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Have you ever been called a chorizo? Is your favorite song said to be del año de la pera (from the pear’s year)? There are some things no one likes to hear, and these are two of them. Despite the fact that chorizo is one of Spanish gastronomy’s treasures and ser la pera (being the pear) is a synonym for being great, these foods are often used to speak of negative things as well.
Today, we pick up our Spanish food expressions review and keep on learning with chorizos and pears. Continue reading to discover a couple of interesting expressions or click here to switch to the Spanish version of this post. Let’s go!
Have you ever heard of Caló? It is a language derived from Romani which is spoken by the gypsy people. Caló has had quite some influence over Spanish, lending some words and expressions to its daily vocabulary. One of them is being a chorizo. Let’s have a look at an example:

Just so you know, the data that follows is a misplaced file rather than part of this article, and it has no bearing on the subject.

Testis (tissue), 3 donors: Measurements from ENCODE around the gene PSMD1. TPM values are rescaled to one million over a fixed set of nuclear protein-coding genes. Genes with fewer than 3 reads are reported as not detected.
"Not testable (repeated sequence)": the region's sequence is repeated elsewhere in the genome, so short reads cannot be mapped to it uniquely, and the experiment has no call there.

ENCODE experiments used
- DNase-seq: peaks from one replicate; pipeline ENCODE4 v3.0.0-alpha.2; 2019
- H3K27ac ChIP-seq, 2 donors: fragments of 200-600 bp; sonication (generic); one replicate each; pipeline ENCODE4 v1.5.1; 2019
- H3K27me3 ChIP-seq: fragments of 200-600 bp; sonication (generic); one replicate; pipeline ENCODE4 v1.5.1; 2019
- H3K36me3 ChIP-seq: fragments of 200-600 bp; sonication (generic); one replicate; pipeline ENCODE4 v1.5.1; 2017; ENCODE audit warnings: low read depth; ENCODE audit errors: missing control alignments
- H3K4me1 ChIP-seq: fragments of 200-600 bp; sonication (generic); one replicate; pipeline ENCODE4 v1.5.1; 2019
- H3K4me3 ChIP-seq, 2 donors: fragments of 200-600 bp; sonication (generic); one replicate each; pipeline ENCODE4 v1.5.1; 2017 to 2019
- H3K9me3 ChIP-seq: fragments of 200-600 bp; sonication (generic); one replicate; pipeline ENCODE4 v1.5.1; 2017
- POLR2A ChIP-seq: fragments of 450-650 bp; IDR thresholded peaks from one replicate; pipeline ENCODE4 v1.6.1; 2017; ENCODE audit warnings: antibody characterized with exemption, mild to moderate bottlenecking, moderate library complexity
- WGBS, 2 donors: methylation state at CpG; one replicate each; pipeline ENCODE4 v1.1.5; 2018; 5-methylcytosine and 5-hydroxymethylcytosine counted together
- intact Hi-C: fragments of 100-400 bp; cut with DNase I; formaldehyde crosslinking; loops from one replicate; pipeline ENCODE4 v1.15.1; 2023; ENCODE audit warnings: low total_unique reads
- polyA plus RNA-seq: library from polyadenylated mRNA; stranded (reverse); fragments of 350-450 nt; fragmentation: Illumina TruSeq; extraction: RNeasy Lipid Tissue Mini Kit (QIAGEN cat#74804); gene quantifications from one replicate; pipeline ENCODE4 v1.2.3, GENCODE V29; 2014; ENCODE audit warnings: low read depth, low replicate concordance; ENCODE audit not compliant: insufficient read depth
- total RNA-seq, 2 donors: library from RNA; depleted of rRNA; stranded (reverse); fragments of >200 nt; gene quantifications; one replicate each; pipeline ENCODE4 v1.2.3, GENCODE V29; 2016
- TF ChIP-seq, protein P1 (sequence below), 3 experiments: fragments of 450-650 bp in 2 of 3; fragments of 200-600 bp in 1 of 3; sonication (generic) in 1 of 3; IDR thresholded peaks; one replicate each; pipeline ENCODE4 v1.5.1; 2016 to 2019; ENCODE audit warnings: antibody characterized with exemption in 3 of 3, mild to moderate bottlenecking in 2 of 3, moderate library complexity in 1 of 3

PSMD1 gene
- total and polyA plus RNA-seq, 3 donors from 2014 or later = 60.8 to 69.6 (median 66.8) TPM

La corrupción hace que muchos políticos se conviertan en unos chorizos.
(Corruption makes many politicians become chorizos).
In Spanish, ser un chorizo is a synonym for being a thief. The origin of this expression is linked to the Caló word chorar (steal). By analogy, being a chori has evolved into being a chorizo, in other words, a thief.
Leaving the world of sausages behind and entering the kingdom of fruits, we have another very interesting expression: ser del año de la pera. In Spanish, being from the pear’s year means being ancient or outdated. For example, if someone tells you that your favorite jacket es del año de la pera, they probably think it is old-fashioned.
However, if we dig deeper into the origin of this expression, we will discover that it has nothing to do with the delicious food we call pears, but with the most international Spanish book ever: Don Quixote.
Miguel de Cervantes included in this book a character called Roque Guinart. This bandit was inspired by a real person who was very popular in the 16th century: Peret Roca Guinarda. This gangster's nickname was "The Pear." Over time, his name would come to be used as a synonym of antiquity.
Now that you know where these expressions come from, we don’t want you to stay hungry. We have prepared a video that explains the meaning and origin of many more Spanish expressions that have to do with food. Click here to watch it and improve your Spanish step by step!